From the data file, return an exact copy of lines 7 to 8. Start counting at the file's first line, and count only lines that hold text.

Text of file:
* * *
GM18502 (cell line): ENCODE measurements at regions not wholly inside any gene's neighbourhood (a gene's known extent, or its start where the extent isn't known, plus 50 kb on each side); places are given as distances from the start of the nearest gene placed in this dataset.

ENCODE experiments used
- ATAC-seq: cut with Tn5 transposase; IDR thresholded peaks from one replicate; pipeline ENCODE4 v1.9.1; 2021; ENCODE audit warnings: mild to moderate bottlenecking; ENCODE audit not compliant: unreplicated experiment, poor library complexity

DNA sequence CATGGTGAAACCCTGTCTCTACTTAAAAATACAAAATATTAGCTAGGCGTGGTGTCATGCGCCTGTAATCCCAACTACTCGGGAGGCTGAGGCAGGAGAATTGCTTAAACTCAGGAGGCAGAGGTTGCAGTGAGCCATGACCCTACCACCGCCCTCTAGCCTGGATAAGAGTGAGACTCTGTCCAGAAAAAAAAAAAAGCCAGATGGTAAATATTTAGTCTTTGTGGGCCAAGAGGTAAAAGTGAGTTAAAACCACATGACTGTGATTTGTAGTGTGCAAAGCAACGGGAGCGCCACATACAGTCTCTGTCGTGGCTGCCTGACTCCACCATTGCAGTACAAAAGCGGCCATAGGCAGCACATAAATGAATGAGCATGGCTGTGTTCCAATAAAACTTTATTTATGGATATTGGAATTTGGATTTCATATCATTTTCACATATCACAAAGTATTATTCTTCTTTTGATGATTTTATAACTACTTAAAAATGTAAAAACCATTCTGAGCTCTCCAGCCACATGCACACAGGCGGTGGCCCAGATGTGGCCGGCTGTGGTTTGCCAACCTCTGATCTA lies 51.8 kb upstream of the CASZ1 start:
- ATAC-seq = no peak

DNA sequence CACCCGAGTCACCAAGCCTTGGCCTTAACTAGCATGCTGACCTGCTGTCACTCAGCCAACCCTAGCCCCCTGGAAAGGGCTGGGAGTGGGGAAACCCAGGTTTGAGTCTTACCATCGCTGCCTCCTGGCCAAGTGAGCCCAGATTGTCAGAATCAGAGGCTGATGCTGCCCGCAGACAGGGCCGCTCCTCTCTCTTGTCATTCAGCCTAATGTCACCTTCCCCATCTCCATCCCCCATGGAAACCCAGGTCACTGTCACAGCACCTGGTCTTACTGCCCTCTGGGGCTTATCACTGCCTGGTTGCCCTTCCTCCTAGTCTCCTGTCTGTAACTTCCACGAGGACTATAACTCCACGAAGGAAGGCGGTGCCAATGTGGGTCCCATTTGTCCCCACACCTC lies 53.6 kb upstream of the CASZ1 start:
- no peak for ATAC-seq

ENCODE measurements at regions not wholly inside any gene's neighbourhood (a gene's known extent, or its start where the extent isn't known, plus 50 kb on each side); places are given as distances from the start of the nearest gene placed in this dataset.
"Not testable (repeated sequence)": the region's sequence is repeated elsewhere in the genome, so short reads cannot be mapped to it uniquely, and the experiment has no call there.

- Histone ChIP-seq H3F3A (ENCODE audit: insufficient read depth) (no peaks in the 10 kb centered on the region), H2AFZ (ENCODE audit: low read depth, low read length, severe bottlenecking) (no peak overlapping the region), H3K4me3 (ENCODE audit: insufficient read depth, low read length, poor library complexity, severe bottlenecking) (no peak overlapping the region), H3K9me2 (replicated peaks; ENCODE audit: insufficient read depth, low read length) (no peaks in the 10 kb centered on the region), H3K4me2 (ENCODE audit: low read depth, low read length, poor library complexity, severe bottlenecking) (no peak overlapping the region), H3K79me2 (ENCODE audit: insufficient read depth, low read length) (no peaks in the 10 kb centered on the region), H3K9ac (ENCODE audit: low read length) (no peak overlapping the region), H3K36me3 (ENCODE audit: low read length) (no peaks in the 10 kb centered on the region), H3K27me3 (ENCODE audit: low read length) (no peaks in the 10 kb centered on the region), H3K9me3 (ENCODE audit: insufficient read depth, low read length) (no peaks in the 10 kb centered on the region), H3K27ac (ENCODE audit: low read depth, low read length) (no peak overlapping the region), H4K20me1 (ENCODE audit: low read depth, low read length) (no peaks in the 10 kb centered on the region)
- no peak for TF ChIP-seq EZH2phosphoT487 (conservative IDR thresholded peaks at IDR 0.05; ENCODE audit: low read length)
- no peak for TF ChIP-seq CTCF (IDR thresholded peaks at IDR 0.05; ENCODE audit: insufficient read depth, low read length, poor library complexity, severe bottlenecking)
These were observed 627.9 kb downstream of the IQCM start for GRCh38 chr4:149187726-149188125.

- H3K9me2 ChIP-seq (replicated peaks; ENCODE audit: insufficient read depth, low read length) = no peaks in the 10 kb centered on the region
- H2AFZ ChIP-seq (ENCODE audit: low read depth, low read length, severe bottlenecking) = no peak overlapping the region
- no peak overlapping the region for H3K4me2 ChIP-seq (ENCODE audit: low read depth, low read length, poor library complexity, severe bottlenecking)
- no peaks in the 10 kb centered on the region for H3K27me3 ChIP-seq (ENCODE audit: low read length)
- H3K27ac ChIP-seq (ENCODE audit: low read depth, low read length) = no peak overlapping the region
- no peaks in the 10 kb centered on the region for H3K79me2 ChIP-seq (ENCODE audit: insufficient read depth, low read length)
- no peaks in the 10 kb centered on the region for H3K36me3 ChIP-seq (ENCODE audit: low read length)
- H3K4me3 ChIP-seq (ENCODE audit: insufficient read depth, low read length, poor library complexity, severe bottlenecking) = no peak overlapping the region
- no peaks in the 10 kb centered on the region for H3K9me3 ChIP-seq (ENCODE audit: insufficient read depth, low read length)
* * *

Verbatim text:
- no peak for ATAC-seq

ENCODE measurements at regions not wholly inside any gene's neighbourhood (a gene's known extent, or its start where the extent isn't known, plus 50 kb on each side); places are given as distances from the start of the nearest gene placed in this dataset.